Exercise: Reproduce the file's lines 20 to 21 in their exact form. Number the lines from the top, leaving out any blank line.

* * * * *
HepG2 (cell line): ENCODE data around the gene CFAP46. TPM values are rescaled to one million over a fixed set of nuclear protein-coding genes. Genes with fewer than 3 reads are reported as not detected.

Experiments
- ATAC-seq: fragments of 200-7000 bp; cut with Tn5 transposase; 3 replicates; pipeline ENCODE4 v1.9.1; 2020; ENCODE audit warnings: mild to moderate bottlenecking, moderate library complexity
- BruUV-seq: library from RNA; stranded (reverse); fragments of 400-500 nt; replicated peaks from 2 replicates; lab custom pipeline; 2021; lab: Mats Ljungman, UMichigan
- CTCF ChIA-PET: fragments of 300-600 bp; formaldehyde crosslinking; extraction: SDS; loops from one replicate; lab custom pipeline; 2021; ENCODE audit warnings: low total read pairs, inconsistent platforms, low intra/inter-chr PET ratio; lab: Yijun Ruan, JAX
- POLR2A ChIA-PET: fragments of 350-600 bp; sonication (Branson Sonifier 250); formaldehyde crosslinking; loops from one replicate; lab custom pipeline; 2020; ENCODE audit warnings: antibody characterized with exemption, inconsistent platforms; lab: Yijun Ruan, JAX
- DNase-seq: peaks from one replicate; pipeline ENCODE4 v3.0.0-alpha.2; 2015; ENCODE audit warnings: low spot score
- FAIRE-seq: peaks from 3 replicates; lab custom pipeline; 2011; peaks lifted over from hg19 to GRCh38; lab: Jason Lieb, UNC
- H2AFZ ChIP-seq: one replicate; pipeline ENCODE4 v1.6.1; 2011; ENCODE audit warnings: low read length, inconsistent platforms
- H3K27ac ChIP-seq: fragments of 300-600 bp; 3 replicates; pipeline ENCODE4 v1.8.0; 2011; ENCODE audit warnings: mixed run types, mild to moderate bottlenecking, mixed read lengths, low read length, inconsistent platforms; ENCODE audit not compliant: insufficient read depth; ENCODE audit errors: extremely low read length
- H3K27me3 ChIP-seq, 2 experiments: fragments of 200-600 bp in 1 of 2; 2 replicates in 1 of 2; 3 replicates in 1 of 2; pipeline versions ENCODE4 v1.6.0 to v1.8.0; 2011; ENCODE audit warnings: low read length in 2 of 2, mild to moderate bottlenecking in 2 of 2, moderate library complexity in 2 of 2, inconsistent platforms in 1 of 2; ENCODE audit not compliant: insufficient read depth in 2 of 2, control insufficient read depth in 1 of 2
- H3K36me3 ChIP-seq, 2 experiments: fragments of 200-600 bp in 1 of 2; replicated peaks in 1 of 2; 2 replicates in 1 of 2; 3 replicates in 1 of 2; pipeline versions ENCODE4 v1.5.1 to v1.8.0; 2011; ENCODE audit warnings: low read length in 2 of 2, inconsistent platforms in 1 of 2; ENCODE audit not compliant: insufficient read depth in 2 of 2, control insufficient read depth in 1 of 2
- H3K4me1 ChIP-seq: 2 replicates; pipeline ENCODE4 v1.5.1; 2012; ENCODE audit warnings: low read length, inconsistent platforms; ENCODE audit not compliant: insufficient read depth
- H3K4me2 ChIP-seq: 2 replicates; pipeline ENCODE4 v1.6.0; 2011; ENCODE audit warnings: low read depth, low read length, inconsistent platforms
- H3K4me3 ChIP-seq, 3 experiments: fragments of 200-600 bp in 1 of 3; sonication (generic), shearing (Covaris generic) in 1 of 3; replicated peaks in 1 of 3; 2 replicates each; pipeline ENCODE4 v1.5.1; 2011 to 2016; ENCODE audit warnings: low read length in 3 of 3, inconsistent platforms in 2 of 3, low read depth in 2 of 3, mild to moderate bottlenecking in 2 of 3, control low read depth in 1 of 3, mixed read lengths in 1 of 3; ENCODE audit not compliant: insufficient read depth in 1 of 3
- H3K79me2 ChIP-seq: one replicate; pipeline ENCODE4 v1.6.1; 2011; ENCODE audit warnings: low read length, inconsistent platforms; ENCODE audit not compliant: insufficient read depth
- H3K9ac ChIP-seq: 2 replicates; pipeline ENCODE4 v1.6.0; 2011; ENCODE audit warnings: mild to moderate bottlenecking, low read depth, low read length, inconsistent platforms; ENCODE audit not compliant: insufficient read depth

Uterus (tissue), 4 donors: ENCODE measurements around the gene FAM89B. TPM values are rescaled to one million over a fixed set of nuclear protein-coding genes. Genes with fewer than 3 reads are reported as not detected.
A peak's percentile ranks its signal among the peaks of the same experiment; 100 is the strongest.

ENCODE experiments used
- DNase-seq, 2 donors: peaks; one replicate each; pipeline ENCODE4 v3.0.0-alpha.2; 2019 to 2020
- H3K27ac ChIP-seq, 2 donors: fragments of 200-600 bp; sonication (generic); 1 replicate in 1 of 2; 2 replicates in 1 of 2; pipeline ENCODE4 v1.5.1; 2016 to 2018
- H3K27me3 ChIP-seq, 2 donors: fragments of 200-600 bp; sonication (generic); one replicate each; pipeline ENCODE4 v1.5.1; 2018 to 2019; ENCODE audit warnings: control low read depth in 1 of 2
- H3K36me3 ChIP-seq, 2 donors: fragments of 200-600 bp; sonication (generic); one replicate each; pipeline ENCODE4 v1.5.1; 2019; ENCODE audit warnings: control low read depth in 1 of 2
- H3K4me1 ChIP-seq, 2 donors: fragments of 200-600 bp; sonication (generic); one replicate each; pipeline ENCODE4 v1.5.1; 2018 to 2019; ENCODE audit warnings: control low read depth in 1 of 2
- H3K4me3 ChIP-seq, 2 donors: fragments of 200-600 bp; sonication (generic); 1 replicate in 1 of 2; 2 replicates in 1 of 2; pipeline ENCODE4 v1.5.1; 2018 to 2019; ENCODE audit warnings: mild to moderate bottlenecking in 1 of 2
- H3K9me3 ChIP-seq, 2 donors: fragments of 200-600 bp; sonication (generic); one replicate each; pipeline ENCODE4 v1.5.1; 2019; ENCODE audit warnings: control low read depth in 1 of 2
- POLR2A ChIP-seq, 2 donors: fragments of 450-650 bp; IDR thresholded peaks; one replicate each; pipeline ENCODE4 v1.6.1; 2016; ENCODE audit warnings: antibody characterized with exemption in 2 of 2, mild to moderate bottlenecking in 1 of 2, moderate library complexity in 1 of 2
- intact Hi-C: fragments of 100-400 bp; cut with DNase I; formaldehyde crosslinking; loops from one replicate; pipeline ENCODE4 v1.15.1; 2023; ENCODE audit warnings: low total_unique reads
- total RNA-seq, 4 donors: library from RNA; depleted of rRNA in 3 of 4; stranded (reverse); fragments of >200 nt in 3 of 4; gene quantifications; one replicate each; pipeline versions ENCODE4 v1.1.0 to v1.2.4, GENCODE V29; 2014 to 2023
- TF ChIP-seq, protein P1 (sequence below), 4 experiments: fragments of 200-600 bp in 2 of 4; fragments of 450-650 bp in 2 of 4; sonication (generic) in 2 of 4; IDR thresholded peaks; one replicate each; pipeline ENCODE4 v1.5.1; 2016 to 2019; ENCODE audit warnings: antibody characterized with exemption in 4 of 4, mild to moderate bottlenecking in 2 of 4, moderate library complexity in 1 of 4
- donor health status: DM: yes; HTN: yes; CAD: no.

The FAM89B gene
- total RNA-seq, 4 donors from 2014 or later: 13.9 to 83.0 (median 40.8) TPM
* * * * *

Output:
ENCODE experiments used
- DNase-seq, 2 donors: peaks; one replicate each; pipeline ENCODE4 v3.0.0-alpha.2; 2019 to 2020